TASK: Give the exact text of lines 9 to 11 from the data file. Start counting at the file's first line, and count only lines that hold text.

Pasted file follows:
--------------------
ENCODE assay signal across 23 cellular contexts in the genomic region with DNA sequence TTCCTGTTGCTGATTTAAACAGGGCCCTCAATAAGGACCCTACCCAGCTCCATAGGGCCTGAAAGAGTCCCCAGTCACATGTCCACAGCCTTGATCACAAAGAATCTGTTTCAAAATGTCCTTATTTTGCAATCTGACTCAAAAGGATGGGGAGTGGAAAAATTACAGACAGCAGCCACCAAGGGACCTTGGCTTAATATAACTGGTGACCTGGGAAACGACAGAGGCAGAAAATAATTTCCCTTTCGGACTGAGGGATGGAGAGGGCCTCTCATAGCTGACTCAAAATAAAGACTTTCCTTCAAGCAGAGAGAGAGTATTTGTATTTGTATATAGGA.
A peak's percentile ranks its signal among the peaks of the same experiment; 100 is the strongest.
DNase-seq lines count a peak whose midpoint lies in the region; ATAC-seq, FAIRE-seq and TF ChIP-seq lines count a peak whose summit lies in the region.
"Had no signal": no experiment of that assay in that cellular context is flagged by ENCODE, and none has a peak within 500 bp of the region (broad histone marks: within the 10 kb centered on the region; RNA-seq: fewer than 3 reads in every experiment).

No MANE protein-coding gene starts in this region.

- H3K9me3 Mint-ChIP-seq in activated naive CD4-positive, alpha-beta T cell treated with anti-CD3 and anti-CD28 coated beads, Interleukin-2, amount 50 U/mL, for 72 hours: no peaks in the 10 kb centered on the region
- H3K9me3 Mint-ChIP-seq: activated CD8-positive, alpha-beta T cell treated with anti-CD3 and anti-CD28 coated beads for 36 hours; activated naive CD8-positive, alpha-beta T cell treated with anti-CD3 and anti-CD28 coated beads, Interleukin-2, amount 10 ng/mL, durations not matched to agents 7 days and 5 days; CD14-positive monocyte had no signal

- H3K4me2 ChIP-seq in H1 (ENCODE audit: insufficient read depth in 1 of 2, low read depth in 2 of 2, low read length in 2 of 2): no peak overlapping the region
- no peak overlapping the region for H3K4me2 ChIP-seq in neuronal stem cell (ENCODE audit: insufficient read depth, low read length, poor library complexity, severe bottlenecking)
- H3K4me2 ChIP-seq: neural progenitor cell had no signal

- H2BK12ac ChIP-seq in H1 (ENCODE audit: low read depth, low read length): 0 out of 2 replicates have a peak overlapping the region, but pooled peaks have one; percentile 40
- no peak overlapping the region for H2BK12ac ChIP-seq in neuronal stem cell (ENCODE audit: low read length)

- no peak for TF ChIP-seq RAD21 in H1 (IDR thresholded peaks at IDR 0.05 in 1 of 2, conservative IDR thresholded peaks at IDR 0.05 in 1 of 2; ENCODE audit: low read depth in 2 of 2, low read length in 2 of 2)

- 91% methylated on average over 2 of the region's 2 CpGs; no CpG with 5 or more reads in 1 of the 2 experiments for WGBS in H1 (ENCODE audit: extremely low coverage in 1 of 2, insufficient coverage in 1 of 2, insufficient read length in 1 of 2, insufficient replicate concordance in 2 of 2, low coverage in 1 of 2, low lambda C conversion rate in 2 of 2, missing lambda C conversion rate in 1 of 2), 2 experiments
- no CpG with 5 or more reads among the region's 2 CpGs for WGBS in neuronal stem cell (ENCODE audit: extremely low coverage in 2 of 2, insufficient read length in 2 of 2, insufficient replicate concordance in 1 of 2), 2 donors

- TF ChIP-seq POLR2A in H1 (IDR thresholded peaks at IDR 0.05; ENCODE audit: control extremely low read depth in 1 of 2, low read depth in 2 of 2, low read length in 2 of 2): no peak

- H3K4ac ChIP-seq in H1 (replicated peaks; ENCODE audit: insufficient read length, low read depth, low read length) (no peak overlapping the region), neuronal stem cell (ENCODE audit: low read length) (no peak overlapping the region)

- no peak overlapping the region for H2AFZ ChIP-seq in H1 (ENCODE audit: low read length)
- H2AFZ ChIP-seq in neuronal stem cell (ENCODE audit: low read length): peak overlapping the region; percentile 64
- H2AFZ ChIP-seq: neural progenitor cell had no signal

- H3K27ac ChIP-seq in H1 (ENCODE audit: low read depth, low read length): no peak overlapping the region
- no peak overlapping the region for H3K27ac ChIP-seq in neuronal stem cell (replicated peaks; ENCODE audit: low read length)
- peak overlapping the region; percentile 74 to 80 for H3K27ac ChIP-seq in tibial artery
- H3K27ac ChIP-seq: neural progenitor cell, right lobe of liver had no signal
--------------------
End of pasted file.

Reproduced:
- no peak overlapping the region for H3K4me2 ChIP-seq in neuronal stem cell (ENCODE audit: insufficient read depth, low read length, poor library complexity, severe bottlenecking)
- H3K4me2 ChIP-seq: neural progenitor cell had no signal

- H2BK12ac ChIP-seq in H1 (ENCODE audit: low read depth, low read length): 0 out of 2 replicates have a peak overlapping the region, but pooled peaks have one; percentile 40